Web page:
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Find the basis vectors of space $$\{x\in R^5: x_1+x_3=x_2+2x_4=x_5\}$$
Well so I got equations $x_1+x_3=x_2+2x_4$ and $x_1+x_3=x_5$
So $x_5=x_1+x_3$ and $x_4=\frac{1}{2} x_1-\frac{1}{2} x_2+\frac{1}{2} x_3$
I used canonical basis and got basis $(1,0,0,\frac{1}{2},1), (0,1,0,-\frac{1}{2},0), (0,0,1,\frac{1}{2},1)$
I'm pretty sure it's wrong result. I have no idea how to solve problems like this one. Any help would be appreciated.

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The subspace you are looking for has two independent restrictions associated: $$ x_1-x_2+x_3-2*x_4=0\\ x_1+x_3-x_5 = 0 $$

and thus it has dimension $5-2 = 3$.

It is not too complicated to look for a basis "manually" by substituting.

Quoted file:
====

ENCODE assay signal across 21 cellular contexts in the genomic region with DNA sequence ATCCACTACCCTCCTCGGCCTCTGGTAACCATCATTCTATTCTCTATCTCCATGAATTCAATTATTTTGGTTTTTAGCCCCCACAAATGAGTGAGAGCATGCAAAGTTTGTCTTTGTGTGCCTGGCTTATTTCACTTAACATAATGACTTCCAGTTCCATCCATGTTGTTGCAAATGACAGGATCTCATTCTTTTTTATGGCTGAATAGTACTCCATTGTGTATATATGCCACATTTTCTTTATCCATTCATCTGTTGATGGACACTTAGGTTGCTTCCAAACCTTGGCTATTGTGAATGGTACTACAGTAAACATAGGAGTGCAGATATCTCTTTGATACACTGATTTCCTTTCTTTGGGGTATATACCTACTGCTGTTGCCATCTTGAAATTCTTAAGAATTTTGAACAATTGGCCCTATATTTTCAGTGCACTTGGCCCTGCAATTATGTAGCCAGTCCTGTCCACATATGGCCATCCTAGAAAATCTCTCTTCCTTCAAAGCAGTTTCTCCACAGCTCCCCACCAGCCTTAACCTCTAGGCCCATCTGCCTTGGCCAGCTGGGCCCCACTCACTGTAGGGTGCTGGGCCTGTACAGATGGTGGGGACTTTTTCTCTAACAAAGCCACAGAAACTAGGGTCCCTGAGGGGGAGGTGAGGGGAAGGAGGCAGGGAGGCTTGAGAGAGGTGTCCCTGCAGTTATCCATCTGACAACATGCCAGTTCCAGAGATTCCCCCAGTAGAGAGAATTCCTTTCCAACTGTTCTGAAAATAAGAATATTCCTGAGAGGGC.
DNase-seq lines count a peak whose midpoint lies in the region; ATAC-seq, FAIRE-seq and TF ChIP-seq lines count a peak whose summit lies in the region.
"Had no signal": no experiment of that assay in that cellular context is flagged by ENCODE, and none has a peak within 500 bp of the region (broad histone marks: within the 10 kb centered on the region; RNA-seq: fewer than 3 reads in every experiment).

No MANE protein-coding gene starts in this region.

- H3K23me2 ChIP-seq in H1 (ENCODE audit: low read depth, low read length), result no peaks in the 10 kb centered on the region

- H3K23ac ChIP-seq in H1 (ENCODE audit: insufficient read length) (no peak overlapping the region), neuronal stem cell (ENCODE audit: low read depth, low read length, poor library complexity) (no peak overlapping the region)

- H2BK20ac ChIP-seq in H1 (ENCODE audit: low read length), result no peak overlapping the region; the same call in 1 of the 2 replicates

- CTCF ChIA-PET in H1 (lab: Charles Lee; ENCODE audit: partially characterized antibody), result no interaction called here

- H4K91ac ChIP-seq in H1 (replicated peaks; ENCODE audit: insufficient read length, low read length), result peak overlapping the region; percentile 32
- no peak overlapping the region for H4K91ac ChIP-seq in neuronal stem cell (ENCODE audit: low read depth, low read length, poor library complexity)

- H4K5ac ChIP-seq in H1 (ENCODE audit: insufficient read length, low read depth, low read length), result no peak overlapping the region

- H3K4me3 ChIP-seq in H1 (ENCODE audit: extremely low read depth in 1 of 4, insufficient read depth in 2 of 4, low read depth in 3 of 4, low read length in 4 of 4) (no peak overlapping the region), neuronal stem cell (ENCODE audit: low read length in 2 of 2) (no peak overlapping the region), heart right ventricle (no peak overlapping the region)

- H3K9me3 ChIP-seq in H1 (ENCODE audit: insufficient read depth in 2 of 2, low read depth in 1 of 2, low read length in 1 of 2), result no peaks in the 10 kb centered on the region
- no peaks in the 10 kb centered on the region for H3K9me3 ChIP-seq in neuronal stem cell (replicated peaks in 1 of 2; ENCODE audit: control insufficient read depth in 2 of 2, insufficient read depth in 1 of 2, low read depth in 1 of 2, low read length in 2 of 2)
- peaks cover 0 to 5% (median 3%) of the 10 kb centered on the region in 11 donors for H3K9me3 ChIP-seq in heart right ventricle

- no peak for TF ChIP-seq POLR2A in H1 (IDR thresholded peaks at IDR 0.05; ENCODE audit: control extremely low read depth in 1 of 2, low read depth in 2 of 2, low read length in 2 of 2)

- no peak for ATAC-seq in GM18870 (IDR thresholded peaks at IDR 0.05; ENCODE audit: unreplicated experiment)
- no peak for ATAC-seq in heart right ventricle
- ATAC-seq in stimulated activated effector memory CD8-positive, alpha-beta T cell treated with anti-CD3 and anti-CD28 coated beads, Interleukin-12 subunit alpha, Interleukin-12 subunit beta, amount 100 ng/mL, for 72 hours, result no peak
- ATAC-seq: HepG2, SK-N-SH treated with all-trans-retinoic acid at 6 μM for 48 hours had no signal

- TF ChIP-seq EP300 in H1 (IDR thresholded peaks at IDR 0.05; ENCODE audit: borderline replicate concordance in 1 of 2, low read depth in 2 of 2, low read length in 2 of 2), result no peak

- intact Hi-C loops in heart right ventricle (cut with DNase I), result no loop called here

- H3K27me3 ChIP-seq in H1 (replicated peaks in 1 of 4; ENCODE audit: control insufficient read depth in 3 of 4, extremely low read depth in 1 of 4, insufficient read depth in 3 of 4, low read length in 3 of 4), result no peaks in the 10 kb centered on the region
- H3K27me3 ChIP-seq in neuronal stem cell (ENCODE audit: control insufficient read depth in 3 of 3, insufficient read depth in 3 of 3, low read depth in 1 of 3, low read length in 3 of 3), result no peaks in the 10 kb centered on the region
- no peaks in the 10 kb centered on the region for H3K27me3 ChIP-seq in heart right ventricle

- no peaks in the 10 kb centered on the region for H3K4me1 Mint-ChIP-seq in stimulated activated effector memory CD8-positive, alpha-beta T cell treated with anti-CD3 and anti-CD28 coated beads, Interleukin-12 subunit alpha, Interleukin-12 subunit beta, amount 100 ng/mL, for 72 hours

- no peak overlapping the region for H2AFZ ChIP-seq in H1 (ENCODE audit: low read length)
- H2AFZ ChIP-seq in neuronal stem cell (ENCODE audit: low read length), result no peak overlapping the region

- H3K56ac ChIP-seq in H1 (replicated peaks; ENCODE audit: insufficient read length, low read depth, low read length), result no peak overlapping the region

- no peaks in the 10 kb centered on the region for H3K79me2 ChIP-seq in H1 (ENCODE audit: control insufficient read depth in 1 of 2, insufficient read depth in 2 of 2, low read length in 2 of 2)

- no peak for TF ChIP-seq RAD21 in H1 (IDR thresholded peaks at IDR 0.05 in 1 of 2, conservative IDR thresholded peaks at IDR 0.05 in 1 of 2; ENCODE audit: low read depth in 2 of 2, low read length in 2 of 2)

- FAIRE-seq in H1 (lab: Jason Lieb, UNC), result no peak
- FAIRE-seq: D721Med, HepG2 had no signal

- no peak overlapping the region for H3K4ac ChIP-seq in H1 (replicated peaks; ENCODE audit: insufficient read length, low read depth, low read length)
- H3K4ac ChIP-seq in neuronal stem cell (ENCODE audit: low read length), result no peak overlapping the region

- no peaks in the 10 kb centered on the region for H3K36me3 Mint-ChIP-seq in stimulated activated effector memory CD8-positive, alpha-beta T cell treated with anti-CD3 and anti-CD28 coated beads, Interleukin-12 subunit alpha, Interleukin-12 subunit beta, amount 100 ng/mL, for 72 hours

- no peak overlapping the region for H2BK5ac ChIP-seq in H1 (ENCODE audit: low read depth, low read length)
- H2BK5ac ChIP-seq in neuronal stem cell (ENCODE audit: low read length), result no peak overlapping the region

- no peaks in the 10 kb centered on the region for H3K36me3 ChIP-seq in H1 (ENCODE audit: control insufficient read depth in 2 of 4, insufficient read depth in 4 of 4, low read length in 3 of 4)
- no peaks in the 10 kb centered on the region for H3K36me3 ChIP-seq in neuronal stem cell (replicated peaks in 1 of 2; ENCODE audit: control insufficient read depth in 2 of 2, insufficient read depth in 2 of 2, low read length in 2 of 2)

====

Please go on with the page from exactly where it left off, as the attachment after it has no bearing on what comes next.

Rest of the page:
For example, $\{(1,1,0,0,1), (0,0,2,1,2), (0,1,1,0,1)\}$ is a possible solution.

If you want a mechanical procedure to solve it, then treat the equations as a linear system with three free variables. Solve in terms of your favorite variables and substitute those to get three independent solutions.

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  • $\begingroup$ Thanks. I tried your procedure, but I'm still getting dimenson = 3 :/ $\endgroup$
    – Speedding
    Dec 7 '16 at 21:23
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    $\begingroup$ @Speedding Oops I made a silly mistake. the restrictions I wrote were dependent. Now it should be fixed. $\endgroup$ Dec 7 '16 at 21:29
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    $\begingroup$ It has two independent restrictions. $\endgroup$
    – Bernard
    Dec 7 '16 at 21:29

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